Crowd Sourced Security or Who Watches the Watchmen

The New York Times wrote about secure web certificates yesterday and the final paragraph concerned me. Jonathan Nightingale from Mozilla Firefox was quoted as saying the current secure certificate system is “relatively secure”.

Yikes. Imagine if you got on a plane and you saw a crack in the wing and they said “well it’s relatively secure.” You wouldn’t get on that plane.

The article discusses the potential for the general misuse of security certificates because of the protracted business chain (e.g. Microsoft -> Verizon -> Certificate Company) and proliferation of the certificate entities. I wonder if we now need a separate organization to police the entire process? Who Watches the Watchmen?

The last statement from Mozilla is more intriguing though. Apparently e-commerce sites are utilizing a newer type of certificate that provides more advanced security. If an organization were to misuse this certificate, a “user with technical skills” (is that the politically correct term now?) would have to find the misuse.  It’s implied that the user would then have to draw attention to this organization which would lead to the revocation of that organization’s power.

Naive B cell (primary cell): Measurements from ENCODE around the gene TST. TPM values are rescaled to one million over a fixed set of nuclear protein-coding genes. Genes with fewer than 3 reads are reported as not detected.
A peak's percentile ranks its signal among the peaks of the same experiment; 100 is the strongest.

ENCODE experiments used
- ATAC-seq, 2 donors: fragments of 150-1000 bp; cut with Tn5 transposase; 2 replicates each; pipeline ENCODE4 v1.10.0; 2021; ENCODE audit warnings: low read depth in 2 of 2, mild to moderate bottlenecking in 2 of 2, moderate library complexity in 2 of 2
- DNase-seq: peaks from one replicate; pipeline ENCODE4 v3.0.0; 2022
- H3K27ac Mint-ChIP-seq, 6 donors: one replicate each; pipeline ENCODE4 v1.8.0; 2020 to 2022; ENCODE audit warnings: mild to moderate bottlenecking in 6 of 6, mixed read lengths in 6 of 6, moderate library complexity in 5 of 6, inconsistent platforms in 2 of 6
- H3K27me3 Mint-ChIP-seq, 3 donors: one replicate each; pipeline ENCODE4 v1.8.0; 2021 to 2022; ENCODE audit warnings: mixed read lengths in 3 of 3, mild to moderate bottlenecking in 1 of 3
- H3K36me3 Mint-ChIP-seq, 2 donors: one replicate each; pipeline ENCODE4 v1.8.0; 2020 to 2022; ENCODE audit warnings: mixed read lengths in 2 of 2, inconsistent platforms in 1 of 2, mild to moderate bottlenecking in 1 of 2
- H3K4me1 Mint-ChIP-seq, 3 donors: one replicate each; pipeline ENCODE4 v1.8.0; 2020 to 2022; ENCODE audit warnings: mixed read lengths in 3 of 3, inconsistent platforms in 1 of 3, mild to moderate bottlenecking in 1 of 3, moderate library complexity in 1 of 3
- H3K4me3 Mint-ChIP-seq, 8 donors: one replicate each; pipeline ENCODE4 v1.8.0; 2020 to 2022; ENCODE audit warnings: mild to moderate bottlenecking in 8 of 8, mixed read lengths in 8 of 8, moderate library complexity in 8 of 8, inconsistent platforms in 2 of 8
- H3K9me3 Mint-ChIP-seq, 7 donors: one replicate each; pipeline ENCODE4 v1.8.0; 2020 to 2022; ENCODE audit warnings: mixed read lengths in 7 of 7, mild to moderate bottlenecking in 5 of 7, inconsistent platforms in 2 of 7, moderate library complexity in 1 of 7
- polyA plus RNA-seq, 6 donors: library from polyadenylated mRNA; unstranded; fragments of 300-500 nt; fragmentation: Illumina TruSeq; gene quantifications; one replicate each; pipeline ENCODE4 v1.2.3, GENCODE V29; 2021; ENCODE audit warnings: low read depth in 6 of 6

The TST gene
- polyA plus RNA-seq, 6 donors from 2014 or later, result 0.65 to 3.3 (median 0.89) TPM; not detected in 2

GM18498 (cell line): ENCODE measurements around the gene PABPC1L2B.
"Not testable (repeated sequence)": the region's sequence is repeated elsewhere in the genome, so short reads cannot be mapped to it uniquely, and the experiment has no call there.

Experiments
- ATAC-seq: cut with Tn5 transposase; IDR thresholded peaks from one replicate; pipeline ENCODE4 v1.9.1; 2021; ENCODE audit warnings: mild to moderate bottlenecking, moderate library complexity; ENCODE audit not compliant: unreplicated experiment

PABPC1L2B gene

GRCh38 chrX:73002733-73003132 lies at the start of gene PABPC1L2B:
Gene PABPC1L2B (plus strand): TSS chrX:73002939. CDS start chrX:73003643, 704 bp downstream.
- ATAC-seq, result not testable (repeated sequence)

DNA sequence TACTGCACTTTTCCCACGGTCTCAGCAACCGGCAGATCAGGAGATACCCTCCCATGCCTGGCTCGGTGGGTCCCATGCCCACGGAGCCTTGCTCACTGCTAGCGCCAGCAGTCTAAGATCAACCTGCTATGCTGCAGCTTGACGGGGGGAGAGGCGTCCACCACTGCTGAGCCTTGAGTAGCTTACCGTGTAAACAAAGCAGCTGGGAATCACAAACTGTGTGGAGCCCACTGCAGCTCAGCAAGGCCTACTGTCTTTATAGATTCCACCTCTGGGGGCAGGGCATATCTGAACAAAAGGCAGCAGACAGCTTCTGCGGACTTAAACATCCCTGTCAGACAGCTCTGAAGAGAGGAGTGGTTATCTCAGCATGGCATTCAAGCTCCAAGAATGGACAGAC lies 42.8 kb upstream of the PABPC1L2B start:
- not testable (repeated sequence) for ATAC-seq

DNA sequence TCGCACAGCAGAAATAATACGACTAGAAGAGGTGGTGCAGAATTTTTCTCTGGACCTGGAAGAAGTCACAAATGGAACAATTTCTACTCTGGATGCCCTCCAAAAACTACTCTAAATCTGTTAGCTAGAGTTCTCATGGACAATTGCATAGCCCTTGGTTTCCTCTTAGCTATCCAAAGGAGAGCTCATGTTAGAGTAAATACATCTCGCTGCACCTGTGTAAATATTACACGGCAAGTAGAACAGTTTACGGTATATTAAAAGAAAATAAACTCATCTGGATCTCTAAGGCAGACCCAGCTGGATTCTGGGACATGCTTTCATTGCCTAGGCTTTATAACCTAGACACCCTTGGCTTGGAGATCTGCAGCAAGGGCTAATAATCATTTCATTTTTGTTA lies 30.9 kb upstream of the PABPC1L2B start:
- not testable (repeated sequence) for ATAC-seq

Basically he’s suggesting our line of defense relies on crowd sourced vigilantism. I won’t get into the whole superhero parallel her (okay fine I will), but ultimately if the level of security is so low that we need to rely on a user intrepid enough to follow their secure data down a rabbit hole then we’re not that secure right? Then again, we’ve really been relying on crowd-sourced security for years…

How many times have you seen major bugs and exploits publicized on the web? From hundreds of Windows examples to even most recently on the iPhone and Android, there are exploits that are discovered by users trying to poke holes in security without malicious intent. Some of them have been smart enough to roll up into organizations that specialize in it (a Justice League if you may).  These users and groups don’t get a lot of recognition but I’m realizing that every time I see a story about a major bug or potential malicious exploit, there’s a person who discovered it who decided it was best we all knew.  To these crowd sourced heroes I say thanks for keeping an eye over things.